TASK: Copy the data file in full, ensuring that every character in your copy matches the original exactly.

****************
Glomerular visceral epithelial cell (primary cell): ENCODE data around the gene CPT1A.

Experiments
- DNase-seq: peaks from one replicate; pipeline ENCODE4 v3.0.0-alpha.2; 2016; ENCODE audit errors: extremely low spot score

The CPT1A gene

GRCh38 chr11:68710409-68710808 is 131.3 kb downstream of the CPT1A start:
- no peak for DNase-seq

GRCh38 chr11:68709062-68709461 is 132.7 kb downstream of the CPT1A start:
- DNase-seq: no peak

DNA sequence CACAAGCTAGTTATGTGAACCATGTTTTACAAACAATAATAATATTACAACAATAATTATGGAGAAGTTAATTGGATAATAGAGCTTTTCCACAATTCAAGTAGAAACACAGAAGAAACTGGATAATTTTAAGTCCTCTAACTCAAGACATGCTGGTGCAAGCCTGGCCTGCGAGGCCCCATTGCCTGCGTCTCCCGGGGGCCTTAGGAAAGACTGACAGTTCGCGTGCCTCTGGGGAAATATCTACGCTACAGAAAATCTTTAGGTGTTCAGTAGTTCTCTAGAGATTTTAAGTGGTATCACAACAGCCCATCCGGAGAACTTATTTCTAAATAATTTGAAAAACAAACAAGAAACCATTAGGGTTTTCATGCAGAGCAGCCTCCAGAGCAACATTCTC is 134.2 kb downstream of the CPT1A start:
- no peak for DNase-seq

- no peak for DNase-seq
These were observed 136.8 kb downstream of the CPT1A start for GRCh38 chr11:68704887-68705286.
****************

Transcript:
Glomerular visceral epithelial cell (primary cell): ENCODE data around the gene CPT1A.

Experiments
- DNase-seq: peaks from one replicate; pipeline ENCODE4 v3.0.0-alpha.2; 2016; ENCODE audit errors: extremely low spot score

The CPT1A gene

GRCh38 chr11:68710409-68710808 is 131.3 kb downstream of the CPT1A start:
- no peak for DNase-seq

GRCh38 chr11:68709062-68709461 is 132.7 kb downstream of the CPT1A start:
- DNase-seq: no peak

DNA sequence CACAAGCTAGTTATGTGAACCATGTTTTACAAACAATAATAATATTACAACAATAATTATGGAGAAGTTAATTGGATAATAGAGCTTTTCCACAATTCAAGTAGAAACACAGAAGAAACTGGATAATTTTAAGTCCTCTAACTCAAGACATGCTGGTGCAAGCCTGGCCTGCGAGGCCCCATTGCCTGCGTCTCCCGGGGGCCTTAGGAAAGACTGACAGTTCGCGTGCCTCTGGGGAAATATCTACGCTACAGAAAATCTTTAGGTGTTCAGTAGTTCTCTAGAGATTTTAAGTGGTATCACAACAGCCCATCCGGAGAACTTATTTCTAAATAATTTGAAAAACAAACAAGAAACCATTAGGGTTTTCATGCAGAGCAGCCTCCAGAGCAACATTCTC is 134.2 kb downstream of the CPT1A start:
- no peak for DNase-seq

- no peak for DNase-seq
These were observed 136.8 kb downstream of the CPT1A start for GRCh38 chr11:68704887-68705286.